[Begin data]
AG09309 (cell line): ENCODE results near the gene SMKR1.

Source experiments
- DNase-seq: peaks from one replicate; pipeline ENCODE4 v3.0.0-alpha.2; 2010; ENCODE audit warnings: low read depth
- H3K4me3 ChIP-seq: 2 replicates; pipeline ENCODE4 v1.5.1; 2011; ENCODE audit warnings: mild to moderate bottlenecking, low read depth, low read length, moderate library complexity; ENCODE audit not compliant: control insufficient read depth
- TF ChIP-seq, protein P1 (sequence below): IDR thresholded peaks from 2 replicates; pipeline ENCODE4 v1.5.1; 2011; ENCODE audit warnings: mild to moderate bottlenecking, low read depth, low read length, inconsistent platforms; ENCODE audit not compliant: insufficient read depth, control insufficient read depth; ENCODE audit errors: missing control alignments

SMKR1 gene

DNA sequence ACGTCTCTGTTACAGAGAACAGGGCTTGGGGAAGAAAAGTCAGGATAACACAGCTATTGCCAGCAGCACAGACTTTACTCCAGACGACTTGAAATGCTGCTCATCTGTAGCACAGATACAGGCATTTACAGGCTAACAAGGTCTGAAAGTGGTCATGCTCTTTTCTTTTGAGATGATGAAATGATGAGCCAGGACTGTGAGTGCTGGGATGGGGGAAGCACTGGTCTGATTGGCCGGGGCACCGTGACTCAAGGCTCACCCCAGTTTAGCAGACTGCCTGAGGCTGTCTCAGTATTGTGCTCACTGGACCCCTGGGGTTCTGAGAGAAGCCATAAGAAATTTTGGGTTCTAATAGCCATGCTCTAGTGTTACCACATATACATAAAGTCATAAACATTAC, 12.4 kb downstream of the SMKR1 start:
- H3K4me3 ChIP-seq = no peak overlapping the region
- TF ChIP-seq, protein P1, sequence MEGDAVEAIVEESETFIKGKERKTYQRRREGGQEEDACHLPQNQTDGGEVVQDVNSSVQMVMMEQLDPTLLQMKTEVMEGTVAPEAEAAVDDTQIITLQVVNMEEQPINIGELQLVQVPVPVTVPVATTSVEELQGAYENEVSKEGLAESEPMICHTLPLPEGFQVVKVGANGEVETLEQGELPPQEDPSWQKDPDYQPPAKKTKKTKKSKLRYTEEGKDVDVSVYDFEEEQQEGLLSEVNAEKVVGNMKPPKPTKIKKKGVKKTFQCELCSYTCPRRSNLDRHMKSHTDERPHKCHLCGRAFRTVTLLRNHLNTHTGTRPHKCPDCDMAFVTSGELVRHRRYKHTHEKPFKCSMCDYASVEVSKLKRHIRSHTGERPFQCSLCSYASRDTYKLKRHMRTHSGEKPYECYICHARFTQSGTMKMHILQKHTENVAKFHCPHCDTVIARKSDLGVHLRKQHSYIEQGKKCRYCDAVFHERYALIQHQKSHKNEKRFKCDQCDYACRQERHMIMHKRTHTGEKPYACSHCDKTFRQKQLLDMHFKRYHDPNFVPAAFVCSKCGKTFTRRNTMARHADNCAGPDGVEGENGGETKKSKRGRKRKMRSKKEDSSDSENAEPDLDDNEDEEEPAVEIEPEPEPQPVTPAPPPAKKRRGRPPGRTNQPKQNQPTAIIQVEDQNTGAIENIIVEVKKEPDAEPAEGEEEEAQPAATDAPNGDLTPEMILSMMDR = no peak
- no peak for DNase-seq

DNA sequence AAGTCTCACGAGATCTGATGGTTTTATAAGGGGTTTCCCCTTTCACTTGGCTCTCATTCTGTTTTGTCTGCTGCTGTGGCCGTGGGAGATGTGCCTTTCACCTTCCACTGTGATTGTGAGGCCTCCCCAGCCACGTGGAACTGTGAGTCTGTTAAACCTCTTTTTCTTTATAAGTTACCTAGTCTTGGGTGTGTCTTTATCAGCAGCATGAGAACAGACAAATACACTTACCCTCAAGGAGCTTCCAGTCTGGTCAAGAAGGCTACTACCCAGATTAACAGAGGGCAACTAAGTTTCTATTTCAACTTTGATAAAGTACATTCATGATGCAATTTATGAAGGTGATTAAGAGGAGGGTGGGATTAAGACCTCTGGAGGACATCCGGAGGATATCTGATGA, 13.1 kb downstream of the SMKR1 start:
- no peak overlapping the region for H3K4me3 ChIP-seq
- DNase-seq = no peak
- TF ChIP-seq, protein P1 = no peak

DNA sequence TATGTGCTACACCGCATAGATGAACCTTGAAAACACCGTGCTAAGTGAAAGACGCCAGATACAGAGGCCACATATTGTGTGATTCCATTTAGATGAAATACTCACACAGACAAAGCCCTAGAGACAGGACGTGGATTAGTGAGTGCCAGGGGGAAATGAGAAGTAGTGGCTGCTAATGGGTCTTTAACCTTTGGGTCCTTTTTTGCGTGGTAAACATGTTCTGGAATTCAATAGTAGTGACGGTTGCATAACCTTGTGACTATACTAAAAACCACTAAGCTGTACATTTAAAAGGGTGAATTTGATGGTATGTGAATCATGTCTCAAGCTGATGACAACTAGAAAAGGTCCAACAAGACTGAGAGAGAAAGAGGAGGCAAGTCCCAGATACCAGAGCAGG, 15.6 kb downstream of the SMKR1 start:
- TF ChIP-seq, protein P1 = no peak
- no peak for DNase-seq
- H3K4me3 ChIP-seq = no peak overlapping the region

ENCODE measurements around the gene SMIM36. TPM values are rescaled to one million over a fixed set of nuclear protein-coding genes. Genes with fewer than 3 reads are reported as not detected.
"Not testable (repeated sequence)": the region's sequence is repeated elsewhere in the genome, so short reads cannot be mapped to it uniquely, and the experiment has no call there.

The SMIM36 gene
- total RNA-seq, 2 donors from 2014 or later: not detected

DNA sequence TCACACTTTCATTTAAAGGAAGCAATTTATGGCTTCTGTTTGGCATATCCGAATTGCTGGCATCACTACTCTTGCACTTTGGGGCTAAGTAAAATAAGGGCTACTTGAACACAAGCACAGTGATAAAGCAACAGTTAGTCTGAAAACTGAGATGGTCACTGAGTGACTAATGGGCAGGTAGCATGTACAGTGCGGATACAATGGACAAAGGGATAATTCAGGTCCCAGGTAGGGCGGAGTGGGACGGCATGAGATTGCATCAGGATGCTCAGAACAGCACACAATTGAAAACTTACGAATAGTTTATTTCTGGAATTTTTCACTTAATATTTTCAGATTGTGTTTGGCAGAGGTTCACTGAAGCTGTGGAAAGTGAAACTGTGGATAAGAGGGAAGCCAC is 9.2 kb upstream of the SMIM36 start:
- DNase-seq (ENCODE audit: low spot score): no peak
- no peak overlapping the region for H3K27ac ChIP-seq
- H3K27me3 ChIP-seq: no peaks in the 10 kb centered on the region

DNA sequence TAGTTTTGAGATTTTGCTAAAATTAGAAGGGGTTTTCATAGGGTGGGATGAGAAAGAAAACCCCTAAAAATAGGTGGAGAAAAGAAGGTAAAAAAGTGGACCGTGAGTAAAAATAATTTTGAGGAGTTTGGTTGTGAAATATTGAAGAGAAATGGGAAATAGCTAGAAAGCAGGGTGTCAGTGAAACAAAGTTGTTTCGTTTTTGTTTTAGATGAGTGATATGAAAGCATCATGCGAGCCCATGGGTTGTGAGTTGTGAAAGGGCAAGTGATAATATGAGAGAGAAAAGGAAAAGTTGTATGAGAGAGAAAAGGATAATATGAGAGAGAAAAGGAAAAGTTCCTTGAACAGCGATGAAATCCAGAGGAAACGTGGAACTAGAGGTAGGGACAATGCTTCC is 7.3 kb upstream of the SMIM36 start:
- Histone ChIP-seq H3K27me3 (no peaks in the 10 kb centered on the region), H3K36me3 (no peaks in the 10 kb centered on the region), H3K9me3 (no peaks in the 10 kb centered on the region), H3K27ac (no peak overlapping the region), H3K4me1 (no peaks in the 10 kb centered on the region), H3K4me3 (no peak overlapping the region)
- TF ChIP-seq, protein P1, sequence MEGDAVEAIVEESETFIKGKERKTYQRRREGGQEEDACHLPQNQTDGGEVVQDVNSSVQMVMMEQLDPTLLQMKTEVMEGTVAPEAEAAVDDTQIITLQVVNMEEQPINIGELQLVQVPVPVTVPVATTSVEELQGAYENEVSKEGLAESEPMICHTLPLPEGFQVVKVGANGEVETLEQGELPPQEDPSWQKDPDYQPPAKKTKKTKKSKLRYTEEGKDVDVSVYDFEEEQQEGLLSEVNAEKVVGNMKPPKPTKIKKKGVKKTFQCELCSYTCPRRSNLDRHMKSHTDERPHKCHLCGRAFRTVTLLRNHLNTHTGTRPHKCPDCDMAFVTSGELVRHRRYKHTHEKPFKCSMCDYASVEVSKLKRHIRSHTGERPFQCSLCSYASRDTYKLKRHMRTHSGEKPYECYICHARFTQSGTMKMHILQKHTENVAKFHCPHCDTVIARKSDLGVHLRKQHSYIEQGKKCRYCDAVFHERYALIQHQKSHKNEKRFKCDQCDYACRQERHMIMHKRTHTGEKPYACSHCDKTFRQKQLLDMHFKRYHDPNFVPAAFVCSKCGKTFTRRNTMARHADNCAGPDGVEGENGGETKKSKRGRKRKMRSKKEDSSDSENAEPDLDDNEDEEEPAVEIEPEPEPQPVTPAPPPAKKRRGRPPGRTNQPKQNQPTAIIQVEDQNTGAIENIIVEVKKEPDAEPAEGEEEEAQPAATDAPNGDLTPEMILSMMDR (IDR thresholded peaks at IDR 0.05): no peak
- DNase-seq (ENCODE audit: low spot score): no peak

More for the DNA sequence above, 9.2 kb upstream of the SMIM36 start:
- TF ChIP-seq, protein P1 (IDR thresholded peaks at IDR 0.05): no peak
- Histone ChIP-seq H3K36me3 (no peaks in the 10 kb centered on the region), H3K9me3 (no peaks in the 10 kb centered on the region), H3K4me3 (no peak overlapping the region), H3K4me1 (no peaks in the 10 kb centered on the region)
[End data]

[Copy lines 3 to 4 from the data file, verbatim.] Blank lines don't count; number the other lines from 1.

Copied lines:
- DNase-seq: peaks from one replicate; pipeline ENCODE4 v3.0.0-alpha.2; 2010; ENCODE audit warnings: low read depth
- H3K4me3 ChIP-seq: 2 replicates; pipeline ENCODE4 v1.5.1; 2011; ENCODE audit warnings: mild to moderate bottlenecking, low read depth, low read length, moderate library complexity; ENCODE audit not compliant: control insufficient read depth